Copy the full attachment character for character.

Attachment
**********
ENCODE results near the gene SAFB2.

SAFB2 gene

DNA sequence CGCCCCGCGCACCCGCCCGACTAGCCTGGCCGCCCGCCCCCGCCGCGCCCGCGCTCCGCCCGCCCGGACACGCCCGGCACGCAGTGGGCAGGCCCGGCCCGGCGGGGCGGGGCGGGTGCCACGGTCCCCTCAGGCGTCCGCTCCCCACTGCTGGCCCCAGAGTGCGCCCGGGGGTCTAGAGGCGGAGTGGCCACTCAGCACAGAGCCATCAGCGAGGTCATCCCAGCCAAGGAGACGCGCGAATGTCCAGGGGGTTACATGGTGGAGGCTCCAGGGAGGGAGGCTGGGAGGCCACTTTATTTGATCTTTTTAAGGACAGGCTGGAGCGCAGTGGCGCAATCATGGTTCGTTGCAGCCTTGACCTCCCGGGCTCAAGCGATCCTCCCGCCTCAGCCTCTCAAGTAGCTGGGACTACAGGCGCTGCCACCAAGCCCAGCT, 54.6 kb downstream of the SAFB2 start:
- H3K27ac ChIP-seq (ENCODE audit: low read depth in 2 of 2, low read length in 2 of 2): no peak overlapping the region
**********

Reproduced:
ENCODE results near the gene SAFB2.

SAFB2 gene

DNA sequence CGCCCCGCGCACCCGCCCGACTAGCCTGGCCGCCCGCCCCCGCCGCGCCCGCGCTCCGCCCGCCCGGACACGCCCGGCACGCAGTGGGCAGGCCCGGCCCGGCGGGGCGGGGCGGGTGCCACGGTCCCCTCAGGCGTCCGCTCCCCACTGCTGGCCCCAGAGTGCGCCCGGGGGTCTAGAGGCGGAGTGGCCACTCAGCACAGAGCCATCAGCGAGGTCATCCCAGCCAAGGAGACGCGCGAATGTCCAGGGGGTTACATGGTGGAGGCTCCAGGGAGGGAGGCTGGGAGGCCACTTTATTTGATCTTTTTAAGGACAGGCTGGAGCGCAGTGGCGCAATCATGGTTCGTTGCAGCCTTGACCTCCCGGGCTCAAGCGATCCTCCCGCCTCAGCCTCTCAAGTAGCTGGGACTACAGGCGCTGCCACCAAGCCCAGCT, 54.6 kb downstream of the SAFB2 start:
- H3K27ac ChIP-seq (ENCODE audit: low read depth in 2 of 2, low read length in 2 of 2): no peak overlapping the region